Proper posture is an important part of proper piano playing. In this lesson I am going to give you a quick overview of the proper way to sit at the piano bench. The first thing to make sure of is that you do not slouch. Slouching limits your mobility on the keyboard and will have a negative impact on your piano playing. Slouching also doesn’t look so attractive when you are on stage playing for thousands of people. So be sure to sit up straight every time you sit down to the piano.
The next thing to make sure of is that your elbows are at a 90 degree angle. If your elbows are outstretched further than that, you have your piano bench set to far back. If your elbows are pushed back behind your body, then your piano bench is to close to the piano. Sitting a proper distance from the piano also insures that you will have the full reach and mobility that is needed to play the instrument.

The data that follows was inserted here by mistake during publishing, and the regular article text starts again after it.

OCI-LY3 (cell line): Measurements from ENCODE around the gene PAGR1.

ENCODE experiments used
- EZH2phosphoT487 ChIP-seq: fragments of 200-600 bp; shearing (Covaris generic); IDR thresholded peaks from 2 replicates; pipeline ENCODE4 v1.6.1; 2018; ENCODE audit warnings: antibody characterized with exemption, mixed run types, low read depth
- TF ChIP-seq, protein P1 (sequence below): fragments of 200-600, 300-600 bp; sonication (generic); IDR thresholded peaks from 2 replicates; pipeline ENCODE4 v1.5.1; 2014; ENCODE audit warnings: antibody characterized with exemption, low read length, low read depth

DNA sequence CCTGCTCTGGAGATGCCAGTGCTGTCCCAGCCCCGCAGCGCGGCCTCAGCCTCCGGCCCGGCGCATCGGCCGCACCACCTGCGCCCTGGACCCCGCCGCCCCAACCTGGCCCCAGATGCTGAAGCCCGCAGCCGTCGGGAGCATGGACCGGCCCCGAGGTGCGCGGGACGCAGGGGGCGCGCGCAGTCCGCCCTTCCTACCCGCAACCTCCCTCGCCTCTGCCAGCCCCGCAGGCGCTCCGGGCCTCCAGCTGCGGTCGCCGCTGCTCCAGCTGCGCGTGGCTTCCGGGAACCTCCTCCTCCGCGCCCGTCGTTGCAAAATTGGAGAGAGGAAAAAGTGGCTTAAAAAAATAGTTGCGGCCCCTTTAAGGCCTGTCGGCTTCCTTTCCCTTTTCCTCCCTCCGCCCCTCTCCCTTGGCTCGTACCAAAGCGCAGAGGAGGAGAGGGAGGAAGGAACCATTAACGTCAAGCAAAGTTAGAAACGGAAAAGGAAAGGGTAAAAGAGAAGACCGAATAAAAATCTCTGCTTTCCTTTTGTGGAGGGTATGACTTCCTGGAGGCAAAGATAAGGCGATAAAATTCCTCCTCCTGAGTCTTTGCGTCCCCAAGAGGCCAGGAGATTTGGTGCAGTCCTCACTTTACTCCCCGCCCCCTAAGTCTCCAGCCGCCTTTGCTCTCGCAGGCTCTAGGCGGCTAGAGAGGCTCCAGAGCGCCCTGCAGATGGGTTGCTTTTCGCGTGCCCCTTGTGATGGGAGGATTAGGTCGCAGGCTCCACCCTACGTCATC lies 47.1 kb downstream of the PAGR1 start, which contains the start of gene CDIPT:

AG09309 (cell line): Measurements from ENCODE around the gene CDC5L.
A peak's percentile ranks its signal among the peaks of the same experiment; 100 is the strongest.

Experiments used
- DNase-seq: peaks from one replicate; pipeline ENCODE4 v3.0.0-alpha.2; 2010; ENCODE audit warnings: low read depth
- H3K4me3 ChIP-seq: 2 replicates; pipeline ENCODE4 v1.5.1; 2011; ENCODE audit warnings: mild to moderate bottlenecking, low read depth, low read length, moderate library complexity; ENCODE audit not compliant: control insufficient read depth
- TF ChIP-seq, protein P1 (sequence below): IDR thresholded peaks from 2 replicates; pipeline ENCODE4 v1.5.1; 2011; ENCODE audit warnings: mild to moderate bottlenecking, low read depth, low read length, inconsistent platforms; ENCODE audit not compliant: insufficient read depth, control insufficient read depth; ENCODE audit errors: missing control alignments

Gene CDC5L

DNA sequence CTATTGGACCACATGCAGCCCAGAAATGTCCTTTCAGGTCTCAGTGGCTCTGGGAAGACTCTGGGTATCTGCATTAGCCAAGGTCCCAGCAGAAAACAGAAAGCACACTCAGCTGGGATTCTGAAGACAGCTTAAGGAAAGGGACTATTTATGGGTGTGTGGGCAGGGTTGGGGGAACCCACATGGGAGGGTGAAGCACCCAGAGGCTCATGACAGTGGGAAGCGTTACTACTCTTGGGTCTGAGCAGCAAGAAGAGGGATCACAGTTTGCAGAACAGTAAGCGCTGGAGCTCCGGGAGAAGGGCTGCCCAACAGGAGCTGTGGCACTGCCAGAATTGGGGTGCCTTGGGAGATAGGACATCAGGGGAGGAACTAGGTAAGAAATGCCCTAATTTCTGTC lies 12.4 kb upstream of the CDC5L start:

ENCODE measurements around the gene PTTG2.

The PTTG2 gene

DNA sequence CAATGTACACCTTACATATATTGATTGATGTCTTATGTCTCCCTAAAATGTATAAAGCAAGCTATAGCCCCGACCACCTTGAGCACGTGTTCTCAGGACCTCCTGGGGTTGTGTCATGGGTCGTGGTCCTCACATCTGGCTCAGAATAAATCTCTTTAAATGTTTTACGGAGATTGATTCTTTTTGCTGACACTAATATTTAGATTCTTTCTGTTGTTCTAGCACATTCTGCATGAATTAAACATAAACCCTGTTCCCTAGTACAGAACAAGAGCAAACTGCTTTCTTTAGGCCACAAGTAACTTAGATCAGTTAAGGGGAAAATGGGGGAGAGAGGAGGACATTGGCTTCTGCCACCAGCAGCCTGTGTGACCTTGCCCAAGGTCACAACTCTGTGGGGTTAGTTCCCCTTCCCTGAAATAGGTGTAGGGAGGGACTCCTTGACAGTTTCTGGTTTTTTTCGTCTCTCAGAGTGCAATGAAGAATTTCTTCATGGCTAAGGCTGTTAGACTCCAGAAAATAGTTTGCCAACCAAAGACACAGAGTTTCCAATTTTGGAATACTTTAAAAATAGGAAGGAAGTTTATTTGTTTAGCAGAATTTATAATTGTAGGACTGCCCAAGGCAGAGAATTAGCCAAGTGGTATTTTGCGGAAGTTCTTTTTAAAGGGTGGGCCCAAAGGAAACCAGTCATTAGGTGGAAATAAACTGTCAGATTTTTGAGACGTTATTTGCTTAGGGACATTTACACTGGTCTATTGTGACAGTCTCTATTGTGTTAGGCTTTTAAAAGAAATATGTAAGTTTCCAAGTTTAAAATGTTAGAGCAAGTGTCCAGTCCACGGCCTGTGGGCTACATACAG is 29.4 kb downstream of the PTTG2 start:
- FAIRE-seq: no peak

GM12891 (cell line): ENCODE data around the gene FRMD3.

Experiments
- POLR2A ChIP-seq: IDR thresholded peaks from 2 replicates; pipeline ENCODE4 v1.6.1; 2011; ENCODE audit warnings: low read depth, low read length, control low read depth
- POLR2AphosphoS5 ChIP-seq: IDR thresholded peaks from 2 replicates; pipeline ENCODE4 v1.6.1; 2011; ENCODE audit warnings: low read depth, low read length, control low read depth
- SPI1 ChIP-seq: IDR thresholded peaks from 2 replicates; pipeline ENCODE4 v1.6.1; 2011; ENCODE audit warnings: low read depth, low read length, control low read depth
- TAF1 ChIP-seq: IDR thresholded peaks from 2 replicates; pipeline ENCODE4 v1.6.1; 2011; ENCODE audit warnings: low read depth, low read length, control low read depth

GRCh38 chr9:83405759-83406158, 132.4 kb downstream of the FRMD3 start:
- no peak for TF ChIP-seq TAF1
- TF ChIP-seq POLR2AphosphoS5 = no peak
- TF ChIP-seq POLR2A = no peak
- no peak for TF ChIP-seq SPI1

As you get into a song and the emotion starts flowing, you may find yourself naturally leaning into the piano, or hunkering down to really
I’m going to be really honest. I’ve actually only written one love song, for my wife when we got married. When writing loves songs, you want to remember the theme of tenderness, and the emotions that are going through you. So, how do you translate that to the piano? I kind of like the key of E flat, I think it is a pretty sounding key that is good for this type of music. When you play the E flat chord, try adding a 9th note to it (you remember your intervals don’t you?). The 9th note adds a little something to the chord. Maybe try going up an octave after a while. Whatever you do, just remember to focus on creating that tenderness.
Four chords that are really good for a love song are the I, IV, VI, and V chords. Trust me, with those four chords you can write a love song. In the video I play a little progression starting on the root, then moving on to the four then the six, then the five. From there I move on to the two chord and walk back up to the five. Then